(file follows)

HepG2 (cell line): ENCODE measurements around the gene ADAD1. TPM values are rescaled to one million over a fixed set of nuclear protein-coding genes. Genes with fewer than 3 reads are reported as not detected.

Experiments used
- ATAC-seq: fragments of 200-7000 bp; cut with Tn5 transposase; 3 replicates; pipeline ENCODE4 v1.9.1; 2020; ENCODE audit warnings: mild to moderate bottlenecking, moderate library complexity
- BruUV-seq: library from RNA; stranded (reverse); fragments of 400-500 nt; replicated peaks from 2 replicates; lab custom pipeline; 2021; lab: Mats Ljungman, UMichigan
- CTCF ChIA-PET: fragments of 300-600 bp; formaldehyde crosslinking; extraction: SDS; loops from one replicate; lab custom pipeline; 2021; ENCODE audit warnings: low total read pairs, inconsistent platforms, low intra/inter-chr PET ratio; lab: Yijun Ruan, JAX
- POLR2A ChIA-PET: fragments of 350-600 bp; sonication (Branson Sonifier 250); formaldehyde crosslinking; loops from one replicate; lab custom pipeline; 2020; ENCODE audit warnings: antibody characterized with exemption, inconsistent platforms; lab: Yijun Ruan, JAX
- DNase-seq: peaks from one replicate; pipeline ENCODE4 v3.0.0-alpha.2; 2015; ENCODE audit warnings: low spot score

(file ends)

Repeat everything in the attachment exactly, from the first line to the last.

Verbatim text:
HepG2 (cell line): ENCODE measurements around the gene ADAD1. TPM values are rescaled to one million over a fixed set of nuclear protein-coding genes. Genes with fewer than 3 reads are reported as not detected.

Experiments used
- ATAC-seq: fragments of 200-7000 bp; cut with Tn5 transposase; 3 replicates; pipeline ENCODE4 v1.9.1; 2020; ENCODE audit warnings: mild to moderate bottlenecking, moderate library complexity
- BruUV-seq: library from RNA; stranded (reverse); fragments of 400-500 nt; replicated peaks from 2 replicates; lab custom pipeline; 2021; lab: Mats Ljungman, UMichigan
- CTCF ChIA-PET: fragments of 300-600 bp; formaldehyde crosslinking; extraction: SDS; loops from one replicate; lab custom pipeline; 2021; ENCODE audit warnings: low total read pairs, inconsistent platforms, low intra/inter-chr PET ratio; lab: Yijun Ruan, JAX
- POLR2A ChIA-PET: fragments of 350-600 bp; sonication (Branson Sonifier 250); formaldehyde crosslinking; loops from one replicate; lab custom pipeline; 2020; ENCODE audit warnings: antibody characterized with exemption, inconsistent platforms; lab: Yijun Ruan, JAX
- DNase-seq: peaks from one replicate; pipeline ENCODE4 v3.0.0-alpha.2; 2015; ENCODE audit warnings: low spot score